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Oath Keepers founder Stewart Rhodes

Oath Keepers founder Stewart Rhodes (Collin County Sheriff’s Office)

WASHINGTON - The founder of the Oath Keepers and other leaders of the self-styled militia organization were in contact with Secret Service officials multiple times in late 2020 and leading up to the attack on the U.S. Capitol on Jan. 6, 2021, according to an agency official and court testimony in Stewart Rhodes's ongoing seditious conspiracy trial.

A former member of the Oath Keepers testified last week that Rhodes, the group's founder, claimed to be in touch with someone in the Secret Service in the months before the riot. A Secret Service official confirmed that members of the agency's protective intelligence division reached out to the Oath Keepers in advance of protests in Washington in November and December as well as the Jan. 6 "Stop the Steal" rally.

Agents regularly engage in such advance contact with protest groups expected to attend public presidential events, the official said. The goal is to explain what items are prohibited and learn more about the protesters' numbers and plans to assess the risk to protected officials.

Rhodes and four associates are now in the midst of a trial expected to last at least a month, in which they face the most serious charges of the criminal investigation into the Capitol riot. Jurors have heard evidence that prosecutors say shows the Oath Keepers wanted to keep Donald Trump in power by force, trial testimony that comes just as the House committee investigating Jan. 6 prepared for what is expected to be its final public hearing Thursday.

The House committee is expected to highlight Secret Service records indicating Trump received multiple warnings on Jan. 6 about rising danger at the Capitol yet continued to insist on traveling there himself, according to people briefed on the records, who spoke on the condition of anonymity to discuss sensitive internal records.

The full extent of what intelligence the Secret Service received from the Oath Keepers is unclear.

John Zimmerman, a former Oath Keeper from North Carolina, testified that he believed Rhodes talked to a Secret Service agent in September 2020 about what weapons they could be carrying while "working" a Trump rally in Fayetteville, N.C. In response to that testimony, a Secret Service spokesman said that "it is not uncommon for various organizations to contact the agency concerning security restrictions and activities that are permissible in proximity to our protected sites."

Veteran D.C. protesters say they rarely deal with the Secret Service compared with other agencies.

"Out of all of the demonstrations I ever planned in D.C. over the past 15 years, the one agency I've had the least amount of interaction with is the Secret Service," said Robby Diesu, who has organized protests for various progressive causes.

But most D.C. protests don't involve organized armed groups known for advocating violent resistance to government authority.

A D.C. police lieutenant was put on leave for his contacts with longtime Proud Boys chairman Henry "Enrique" Tarrio, who is set to go on trial in December on charges similar to those faced by the Oath Keepers. The same lieutenant also reached out to a man he believed led a white-supremacist group. Experts said it makes sense for law enforcement personnel to seek information from extremist groups but that interactions must be handled with care to avoid misinterpretation.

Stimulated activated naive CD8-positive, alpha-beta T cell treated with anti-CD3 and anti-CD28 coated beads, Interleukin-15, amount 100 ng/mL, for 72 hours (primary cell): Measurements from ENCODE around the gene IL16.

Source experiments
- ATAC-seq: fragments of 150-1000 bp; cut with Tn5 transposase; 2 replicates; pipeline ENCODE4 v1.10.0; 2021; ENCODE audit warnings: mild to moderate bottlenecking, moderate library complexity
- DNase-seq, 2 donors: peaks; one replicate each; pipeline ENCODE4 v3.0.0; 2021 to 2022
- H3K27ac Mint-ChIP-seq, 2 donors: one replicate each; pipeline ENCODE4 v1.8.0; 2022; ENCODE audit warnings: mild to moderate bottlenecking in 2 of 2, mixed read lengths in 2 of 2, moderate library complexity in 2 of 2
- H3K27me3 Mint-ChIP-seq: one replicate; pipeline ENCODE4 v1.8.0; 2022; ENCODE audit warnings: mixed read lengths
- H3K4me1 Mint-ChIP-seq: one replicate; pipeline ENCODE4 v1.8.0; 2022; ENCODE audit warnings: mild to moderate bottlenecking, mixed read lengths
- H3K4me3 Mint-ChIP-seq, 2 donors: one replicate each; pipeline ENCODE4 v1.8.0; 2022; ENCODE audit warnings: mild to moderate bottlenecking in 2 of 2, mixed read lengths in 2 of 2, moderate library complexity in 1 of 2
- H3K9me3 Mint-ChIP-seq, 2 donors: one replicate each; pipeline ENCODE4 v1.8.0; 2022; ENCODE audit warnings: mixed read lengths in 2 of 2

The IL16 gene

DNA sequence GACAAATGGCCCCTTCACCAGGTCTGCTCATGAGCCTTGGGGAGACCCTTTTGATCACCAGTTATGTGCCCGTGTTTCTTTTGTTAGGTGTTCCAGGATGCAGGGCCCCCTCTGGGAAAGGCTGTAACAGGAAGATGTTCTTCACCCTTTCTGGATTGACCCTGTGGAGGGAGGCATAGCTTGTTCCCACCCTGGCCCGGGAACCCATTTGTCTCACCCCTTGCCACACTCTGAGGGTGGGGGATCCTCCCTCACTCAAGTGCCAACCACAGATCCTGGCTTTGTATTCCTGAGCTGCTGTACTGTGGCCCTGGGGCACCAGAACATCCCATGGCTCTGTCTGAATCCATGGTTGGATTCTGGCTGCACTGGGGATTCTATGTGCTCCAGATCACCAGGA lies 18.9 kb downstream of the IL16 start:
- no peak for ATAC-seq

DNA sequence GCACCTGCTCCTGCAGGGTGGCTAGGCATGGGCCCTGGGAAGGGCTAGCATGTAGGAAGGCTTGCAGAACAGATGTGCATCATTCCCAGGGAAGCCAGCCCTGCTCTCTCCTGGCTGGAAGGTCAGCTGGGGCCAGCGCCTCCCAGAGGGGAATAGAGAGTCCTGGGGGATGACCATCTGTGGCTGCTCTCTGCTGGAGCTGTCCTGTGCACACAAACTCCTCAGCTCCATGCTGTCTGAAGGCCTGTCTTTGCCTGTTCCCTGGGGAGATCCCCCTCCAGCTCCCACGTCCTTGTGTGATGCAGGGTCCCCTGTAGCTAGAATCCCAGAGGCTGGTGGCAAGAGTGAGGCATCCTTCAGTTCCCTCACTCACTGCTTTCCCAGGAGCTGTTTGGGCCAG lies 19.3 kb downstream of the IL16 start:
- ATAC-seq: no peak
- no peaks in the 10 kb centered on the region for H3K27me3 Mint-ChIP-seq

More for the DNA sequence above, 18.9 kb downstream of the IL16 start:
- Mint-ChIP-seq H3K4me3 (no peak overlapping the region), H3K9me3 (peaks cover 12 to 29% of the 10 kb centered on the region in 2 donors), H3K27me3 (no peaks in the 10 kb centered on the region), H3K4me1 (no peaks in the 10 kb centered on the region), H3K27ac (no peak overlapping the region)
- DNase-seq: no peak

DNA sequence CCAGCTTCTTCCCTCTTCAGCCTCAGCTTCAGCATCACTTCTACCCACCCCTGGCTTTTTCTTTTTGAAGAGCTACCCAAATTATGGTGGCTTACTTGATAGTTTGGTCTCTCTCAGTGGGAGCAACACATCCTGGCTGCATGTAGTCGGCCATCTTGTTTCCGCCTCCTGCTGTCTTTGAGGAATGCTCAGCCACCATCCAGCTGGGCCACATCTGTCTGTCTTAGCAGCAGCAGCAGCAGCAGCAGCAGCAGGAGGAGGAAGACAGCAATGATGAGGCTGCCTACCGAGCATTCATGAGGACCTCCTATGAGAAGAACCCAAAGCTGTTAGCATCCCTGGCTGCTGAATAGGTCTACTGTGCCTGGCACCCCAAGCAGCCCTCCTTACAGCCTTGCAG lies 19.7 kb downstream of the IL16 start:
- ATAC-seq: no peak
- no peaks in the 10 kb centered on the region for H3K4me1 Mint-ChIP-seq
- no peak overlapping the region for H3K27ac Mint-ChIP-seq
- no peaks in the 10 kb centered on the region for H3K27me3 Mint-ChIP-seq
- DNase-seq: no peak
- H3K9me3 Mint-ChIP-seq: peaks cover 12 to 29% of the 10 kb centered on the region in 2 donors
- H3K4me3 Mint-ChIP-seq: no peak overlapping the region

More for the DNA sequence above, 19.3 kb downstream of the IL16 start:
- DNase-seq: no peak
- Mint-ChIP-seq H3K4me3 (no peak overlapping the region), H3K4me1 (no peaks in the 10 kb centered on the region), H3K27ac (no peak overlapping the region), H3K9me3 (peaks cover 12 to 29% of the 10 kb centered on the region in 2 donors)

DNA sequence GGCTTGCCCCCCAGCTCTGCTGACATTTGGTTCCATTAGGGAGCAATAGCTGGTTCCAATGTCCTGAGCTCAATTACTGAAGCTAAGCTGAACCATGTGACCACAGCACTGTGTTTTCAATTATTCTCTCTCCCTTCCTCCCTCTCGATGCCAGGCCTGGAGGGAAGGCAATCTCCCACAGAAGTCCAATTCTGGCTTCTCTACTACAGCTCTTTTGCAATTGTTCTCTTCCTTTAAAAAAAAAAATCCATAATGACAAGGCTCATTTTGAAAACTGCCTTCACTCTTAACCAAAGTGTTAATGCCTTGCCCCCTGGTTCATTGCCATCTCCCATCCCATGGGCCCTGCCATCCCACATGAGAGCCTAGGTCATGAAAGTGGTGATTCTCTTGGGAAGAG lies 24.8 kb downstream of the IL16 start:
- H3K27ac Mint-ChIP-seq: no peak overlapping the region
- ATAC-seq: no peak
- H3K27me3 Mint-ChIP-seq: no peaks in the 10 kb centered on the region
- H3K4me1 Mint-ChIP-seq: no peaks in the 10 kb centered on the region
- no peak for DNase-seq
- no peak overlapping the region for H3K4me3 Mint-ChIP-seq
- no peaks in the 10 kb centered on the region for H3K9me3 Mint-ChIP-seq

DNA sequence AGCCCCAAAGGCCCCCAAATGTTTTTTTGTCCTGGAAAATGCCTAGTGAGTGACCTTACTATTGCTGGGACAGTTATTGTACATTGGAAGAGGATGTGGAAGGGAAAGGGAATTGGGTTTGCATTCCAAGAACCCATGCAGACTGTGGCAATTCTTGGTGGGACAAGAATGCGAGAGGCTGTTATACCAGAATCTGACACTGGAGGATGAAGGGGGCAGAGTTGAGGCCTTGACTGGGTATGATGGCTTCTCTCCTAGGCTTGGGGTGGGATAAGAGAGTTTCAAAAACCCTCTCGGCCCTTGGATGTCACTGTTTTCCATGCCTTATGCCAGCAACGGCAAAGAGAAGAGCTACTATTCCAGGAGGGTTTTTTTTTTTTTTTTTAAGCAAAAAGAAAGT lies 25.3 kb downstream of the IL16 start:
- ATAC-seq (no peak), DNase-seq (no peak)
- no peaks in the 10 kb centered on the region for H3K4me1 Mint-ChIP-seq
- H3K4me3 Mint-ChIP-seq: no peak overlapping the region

Rhodes and other Oath Keepers have argued that they were regularly in touch with law enforcement and left their firearms outside D.C. because they had no intention of breaking the law on Jan. 6. In multiple encrypted chat conversations before the riot, Rhodes expresses hope that Trump would invoke the Insurrection Act, which he argued would "nullify" D.C. gun laws and all other restrictions on violent behavior.

"I have to try to get Trump the message on the necessity of him waging war on the enemy NOW while still President and Commander in Chief," he wrote to one group of Oath Keepers on Dec. 14, 2020. He said he had stayed in D.C. to press the president, had "passed that message on through one contact" and was "working on others."

Rhodes was in contact with Roger Stone, a close confidant of the former president who was guarded by Oath Keepers on the morning of Jan. 6. Stone denies any involvement in the riot; he is also expected to be a focus of Thursday's House committee hearing.

Trump never called on private militias to act as his defense force, and prosecutors argue that the law would not have allowed it. They note that Rhodes repeatedly said that the group would fight Joe Biden with or without Trump's approval.

"He needs to know that if he doesn't do it, we will," Rhodes said of Trump in a Dec. 29, 2020, message read in court. "And if we have to do it ourselves, without him as Commander in Chief, it will be exponentially harder, and many more of us will die."

When members of the Oath Keepers went into a VIP section at Trump's speech on Jan. 6, the Secret Service required them to leave tactical gear outside and go through metal detectors, another former member of the group testified Wednesday.

Former White House aide Cassidy Hutchinson told the House committee earlier this year that Trump wanted the metal detectors removed despite being told members of the crowd were armed.

"They're not here to hurt me," Hutchinson recalled him saying.

The Washington Post's Spencer S. Hsu, Tom Jackman and Ellie Silverman contributed to this report.

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